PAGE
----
The Willow Ptarmigan is about 40 centimeters (16 inches) long. In the summer, males are easily distinguished from the females by their reddish-brown heads, backs and breasts. In winter both sexes are entirely white, except for their black tails, eyes and bills. Legs and toes are completely feathered. Winter diet includes the buds and twigs of willows, birch and alders. In the summer, the young feed on insects and plants, while adults eat leaves, berries and seeds, but only a few insects. Upon arrival on the breeding ground, a male establishes a territory from which he excludes all other males. He displays plumage and makes a variety of boom and hoot sounds. His mate stays within the territory and incubates 7 to 10 yellow-brown eggs in a nest hidden under a bush. Eggs hatch in about 22 days and the young remain with the hen, feeding on insects and plants. As fall approaches, willow ptarmigan flock together in preparation for migration to wintering areas.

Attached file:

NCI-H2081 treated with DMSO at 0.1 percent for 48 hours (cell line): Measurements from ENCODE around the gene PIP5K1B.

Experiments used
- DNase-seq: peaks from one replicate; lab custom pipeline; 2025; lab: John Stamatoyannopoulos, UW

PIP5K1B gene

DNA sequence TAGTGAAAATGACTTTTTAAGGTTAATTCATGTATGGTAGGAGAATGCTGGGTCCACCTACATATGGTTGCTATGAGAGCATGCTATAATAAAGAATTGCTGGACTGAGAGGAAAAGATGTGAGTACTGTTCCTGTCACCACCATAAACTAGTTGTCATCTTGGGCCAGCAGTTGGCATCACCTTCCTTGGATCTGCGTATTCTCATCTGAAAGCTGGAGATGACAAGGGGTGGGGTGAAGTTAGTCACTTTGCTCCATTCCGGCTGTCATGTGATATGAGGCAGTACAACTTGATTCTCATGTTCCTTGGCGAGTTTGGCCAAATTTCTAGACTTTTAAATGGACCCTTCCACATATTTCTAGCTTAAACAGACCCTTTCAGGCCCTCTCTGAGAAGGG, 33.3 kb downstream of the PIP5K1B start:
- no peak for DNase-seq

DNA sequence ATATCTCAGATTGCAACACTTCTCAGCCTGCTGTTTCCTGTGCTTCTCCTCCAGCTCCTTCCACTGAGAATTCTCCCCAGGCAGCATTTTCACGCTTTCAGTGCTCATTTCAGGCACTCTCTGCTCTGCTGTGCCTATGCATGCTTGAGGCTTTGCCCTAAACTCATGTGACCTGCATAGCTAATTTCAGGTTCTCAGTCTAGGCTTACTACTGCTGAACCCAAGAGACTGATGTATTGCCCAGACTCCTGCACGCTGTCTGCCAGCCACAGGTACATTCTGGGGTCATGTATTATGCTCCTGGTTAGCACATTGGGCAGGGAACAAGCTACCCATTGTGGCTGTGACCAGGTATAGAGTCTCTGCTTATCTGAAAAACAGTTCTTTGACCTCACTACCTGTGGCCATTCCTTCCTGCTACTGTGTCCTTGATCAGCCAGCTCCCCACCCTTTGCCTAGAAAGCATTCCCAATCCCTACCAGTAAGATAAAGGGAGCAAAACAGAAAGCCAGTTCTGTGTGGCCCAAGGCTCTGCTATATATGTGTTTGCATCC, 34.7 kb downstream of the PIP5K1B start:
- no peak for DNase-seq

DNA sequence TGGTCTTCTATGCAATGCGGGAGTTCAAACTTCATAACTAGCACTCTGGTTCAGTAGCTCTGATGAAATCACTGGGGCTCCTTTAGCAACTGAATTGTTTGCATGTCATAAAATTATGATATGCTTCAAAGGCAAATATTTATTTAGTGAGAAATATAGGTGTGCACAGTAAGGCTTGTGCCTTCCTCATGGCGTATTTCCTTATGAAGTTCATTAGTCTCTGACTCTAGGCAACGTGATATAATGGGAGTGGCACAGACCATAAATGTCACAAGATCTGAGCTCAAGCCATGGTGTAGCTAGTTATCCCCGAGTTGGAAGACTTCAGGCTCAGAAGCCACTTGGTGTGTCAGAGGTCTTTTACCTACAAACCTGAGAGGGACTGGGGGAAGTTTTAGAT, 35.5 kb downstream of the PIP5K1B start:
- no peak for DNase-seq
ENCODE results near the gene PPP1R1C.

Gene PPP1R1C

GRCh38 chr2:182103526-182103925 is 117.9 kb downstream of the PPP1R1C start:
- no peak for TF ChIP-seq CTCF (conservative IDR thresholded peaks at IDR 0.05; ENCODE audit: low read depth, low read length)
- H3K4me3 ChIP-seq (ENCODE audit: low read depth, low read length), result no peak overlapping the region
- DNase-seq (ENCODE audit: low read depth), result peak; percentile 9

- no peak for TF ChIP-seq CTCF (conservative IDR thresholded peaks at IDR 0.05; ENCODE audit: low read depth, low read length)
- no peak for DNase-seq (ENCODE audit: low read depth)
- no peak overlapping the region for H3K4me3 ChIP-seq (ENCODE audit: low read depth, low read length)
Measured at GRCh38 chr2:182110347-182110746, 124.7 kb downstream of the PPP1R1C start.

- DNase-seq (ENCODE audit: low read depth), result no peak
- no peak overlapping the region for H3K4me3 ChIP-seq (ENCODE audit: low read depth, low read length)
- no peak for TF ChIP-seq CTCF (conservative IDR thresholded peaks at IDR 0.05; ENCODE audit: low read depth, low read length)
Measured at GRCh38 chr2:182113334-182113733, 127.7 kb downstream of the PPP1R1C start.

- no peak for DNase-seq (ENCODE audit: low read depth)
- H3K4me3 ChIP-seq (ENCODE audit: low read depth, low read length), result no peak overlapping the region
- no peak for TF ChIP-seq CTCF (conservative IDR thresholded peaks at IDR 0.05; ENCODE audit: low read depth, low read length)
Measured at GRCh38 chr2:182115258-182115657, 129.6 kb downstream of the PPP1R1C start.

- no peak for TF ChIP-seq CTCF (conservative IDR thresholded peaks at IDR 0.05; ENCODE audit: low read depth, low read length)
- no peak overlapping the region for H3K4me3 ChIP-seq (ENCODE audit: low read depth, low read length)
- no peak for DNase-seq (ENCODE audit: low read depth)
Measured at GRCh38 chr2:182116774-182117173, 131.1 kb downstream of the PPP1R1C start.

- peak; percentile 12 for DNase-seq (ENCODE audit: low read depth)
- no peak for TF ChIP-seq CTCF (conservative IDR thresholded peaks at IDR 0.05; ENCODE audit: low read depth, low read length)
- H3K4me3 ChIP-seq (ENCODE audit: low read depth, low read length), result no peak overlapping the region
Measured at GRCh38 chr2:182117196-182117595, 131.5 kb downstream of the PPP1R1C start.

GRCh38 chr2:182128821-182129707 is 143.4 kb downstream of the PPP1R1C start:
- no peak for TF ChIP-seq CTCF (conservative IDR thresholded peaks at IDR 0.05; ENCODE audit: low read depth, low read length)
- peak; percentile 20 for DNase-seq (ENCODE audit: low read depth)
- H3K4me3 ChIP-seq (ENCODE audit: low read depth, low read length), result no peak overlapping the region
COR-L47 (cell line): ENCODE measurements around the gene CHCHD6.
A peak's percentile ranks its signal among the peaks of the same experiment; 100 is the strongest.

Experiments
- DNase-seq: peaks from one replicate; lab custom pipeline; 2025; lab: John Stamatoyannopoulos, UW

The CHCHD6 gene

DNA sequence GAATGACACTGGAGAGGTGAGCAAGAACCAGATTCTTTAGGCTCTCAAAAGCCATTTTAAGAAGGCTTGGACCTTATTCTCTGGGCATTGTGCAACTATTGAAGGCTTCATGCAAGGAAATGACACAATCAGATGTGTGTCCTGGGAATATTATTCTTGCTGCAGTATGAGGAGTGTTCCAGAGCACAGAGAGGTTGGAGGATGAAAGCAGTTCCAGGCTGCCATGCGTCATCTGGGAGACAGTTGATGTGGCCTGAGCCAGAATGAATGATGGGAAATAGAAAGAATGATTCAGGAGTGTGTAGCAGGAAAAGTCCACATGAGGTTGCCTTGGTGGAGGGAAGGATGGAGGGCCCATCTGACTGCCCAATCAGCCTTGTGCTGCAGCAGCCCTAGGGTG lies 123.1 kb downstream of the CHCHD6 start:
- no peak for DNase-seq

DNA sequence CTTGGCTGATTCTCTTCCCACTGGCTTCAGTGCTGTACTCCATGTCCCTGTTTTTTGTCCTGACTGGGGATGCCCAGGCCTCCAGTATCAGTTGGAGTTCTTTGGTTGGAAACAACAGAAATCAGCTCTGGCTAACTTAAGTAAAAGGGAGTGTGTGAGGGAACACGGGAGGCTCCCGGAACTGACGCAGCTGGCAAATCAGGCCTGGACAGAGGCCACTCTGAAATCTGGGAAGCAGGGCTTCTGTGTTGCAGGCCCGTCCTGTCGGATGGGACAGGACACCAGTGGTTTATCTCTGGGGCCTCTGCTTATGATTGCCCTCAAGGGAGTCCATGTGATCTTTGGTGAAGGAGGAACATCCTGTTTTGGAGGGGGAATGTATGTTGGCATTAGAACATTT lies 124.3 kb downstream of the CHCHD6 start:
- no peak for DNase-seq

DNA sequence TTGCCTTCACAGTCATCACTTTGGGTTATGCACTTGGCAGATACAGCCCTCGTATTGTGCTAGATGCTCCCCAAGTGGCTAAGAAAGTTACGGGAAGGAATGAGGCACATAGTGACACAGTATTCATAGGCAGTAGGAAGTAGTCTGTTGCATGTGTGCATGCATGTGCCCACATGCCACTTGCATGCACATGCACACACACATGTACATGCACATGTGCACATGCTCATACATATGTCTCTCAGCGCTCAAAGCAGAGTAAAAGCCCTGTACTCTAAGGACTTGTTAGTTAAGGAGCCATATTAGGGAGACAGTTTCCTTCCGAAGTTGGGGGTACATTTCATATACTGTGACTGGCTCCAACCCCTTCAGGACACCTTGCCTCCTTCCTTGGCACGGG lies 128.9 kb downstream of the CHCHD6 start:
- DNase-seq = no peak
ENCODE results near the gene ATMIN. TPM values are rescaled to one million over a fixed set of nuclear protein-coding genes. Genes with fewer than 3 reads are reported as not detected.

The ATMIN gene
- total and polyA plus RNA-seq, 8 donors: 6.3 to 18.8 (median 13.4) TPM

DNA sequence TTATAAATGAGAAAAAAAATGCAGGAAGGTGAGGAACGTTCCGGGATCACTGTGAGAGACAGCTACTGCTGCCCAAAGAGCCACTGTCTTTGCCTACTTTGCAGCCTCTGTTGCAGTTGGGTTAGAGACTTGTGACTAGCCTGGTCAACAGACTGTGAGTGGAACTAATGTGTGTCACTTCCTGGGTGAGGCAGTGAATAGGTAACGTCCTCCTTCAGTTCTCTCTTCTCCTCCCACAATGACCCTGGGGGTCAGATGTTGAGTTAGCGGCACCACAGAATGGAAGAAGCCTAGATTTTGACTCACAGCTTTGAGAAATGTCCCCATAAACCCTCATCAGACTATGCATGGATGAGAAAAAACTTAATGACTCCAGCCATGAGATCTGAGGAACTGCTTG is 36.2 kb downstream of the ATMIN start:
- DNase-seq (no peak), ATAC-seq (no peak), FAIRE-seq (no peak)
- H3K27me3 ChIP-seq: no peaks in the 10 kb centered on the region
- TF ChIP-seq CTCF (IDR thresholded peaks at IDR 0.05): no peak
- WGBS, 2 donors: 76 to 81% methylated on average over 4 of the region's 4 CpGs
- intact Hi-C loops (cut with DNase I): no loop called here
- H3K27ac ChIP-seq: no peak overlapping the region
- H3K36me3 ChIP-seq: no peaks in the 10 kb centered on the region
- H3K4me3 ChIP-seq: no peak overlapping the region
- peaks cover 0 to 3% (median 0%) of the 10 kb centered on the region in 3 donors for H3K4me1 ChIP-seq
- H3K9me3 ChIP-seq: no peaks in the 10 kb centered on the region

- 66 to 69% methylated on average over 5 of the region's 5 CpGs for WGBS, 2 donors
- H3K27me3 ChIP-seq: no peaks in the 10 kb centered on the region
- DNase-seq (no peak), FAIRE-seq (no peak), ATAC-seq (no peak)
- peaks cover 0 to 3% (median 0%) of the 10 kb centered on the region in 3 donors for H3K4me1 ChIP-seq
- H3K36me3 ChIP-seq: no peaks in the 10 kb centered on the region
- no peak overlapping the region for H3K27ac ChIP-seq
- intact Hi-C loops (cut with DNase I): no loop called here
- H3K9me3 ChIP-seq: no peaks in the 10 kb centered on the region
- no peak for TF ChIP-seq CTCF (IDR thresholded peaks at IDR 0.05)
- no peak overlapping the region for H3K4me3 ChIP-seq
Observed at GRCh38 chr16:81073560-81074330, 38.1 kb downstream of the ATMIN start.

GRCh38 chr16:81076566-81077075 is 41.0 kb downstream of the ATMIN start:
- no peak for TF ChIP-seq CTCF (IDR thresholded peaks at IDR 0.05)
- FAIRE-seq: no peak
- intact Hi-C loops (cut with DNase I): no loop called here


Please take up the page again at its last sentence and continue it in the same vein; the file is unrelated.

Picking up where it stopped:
(Text information was provided by Alberta Government Resource Development.)